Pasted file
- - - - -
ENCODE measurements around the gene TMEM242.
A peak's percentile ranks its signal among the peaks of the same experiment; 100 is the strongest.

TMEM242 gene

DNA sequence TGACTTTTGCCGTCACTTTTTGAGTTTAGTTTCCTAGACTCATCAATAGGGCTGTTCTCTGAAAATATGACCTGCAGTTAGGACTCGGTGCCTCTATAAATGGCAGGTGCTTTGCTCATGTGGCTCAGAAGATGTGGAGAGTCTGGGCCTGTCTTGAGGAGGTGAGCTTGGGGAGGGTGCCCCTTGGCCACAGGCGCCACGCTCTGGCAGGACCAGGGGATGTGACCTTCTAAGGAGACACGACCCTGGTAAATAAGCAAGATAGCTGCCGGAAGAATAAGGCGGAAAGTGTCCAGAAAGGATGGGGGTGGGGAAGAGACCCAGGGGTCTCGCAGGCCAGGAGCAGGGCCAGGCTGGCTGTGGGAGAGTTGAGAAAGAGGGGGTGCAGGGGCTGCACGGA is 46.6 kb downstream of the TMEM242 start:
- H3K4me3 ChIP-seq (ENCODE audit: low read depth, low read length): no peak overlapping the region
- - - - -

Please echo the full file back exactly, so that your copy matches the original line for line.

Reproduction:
ENCODE measurements around the gene TMEM242.
A peak's percentile ranks its signal among the peaks of the same experiment; 100 is the strongest.

TMEM242 gene

DNA sequence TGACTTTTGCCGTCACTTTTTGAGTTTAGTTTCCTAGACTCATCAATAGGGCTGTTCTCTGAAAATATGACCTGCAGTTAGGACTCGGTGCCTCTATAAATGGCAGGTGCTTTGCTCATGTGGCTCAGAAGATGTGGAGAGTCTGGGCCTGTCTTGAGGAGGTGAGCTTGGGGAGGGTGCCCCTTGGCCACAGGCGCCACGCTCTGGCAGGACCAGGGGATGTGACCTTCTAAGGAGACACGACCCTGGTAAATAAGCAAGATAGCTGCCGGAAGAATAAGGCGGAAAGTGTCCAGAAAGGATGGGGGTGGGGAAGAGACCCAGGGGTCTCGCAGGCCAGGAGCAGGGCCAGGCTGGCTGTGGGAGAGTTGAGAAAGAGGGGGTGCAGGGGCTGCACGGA is 46.6 kb downstream of the TMEM242 start:
- H3K4me3 ChIP-seq (ENCODE audit: low read depth, low read length): no peak overlapping the region